A Socially Efficient Water Tariff Under the English Optional Metering Scheme
Tatsuki Ueda () and
Peter Moffatt ()
Environmental & Resource Economics, 2013, vol. 54, issue 4, 495-523
We design a socially-efficient water tariff in the institutional context of England, where water metering is largely optional and non-metered households are levied proportional to the rateable value (RV) of their property. Within this context, it is theoretically demonstrated that: the larger the RV, the more likely the household to opt for metering; and the larger the RV, the smaller the Demand Effect of Metering (DEM; the fall in water consumption resulting from metering). These two hypotheses are confirmed with econometric analyses using datasets provided by a water company operating in East Anglia, England. The results signify an adverse-selection problem: wealthier households are more likely to opt for metering, yet they are expected to exhibit a smaller DEM once a meter is installed. In order to overcome this, we propose a two-part tariff for metered households consisting of: a variable charge levied proportional to water consumption at a uniform price; and a progressive standing charge to place a heavier burden on wealthier households. The latter component has a potentially major role in attaining social efficiency of metering, by encouraging poorer households to install meters whilst discouraging wealthier ones. The optimal two-part tariff is determined empirically. Copyright Springer Science+Business Media B.V. 2013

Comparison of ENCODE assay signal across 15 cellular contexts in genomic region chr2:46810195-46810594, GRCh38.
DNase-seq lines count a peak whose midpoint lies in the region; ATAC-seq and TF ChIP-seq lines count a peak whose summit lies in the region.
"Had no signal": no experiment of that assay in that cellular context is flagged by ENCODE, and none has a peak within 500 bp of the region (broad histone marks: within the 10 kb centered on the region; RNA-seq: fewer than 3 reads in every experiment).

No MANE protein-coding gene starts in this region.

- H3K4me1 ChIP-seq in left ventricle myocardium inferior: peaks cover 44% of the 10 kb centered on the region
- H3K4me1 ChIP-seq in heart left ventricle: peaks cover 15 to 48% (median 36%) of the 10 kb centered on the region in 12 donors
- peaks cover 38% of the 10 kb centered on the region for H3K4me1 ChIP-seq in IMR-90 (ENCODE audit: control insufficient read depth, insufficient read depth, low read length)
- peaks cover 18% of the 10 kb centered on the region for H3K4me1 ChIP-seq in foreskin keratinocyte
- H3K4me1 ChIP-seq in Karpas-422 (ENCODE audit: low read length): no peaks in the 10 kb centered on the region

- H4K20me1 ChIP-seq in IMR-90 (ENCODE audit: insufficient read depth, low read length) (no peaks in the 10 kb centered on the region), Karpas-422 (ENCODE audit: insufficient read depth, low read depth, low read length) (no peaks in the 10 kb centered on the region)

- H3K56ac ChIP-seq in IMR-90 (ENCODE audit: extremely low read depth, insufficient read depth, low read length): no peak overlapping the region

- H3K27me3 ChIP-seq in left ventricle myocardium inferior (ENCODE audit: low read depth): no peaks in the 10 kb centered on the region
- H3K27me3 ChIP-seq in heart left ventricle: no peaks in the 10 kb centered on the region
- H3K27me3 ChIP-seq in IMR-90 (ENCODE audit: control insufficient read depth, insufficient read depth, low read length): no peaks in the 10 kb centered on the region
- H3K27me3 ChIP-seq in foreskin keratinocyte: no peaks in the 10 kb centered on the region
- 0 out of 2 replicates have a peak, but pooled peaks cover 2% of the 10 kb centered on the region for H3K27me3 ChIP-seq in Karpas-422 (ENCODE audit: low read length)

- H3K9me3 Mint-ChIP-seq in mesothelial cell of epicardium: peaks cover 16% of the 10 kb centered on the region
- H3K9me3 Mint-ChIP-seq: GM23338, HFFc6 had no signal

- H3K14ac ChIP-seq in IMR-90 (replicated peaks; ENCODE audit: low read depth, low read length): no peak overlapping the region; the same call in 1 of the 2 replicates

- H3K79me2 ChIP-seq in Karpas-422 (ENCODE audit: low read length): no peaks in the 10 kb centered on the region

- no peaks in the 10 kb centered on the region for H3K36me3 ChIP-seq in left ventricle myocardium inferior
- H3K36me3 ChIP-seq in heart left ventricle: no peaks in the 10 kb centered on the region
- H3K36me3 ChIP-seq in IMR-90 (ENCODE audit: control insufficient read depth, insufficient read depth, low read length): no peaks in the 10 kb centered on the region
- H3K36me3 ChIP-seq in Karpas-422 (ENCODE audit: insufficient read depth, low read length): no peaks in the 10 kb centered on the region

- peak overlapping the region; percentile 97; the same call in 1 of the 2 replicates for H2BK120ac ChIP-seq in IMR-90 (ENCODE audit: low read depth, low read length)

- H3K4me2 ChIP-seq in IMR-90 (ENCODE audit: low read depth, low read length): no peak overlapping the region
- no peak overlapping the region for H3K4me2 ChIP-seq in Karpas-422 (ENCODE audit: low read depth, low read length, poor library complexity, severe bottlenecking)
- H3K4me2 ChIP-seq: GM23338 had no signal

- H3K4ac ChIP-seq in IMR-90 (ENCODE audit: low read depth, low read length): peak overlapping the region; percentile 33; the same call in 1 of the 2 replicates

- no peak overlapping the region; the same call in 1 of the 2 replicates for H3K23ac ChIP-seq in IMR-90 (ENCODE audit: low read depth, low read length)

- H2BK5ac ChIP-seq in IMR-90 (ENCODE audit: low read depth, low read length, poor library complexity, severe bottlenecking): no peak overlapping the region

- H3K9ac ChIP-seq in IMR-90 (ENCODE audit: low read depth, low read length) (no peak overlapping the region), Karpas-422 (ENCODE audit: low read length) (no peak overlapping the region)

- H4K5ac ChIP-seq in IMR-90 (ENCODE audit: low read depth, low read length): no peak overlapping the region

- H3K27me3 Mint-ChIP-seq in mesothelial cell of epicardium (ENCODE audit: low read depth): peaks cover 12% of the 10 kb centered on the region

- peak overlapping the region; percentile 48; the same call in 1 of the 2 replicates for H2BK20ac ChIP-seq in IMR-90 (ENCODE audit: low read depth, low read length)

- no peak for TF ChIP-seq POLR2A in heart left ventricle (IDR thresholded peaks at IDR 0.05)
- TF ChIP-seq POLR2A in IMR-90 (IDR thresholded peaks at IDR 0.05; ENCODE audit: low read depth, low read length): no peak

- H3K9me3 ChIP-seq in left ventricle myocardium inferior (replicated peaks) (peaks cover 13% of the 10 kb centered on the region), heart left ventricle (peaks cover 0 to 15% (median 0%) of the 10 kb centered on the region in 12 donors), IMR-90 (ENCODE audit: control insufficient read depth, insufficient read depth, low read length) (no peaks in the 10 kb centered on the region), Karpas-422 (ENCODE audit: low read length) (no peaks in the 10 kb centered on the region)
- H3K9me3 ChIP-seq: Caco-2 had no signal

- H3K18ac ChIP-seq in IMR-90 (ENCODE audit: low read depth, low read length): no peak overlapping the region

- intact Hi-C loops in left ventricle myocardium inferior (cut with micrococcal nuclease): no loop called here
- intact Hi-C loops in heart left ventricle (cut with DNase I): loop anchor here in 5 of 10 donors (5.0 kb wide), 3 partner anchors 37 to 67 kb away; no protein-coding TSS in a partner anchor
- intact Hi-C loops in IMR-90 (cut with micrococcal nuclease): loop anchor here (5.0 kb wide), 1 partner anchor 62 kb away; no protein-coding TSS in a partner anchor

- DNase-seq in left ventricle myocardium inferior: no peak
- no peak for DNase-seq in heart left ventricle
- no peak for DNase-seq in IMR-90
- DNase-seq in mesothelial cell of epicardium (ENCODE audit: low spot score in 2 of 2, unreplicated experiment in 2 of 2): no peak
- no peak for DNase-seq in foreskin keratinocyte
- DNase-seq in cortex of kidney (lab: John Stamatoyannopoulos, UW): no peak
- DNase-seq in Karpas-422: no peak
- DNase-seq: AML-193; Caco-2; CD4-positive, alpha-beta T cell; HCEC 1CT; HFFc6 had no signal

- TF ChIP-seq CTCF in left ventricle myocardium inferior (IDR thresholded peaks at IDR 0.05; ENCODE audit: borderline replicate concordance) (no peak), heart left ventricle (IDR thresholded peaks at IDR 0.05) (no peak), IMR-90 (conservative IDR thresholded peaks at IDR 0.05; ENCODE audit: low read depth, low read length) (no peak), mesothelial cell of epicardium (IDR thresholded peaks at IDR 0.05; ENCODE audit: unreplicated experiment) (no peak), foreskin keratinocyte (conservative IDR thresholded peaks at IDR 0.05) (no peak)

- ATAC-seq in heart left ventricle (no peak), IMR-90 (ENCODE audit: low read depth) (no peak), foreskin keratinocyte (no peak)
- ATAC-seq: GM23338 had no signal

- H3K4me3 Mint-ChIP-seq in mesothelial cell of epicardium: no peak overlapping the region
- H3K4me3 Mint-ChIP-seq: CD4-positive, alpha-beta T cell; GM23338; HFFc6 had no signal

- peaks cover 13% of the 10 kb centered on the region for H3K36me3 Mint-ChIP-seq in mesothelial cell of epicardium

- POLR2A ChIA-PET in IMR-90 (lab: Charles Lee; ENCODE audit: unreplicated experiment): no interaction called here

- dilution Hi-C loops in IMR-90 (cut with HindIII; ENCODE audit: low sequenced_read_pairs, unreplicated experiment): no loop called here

Keywords: Econometrics; Social efficiency; Water consumption; Water metering; Water supply (search for similar items in EconPapers)
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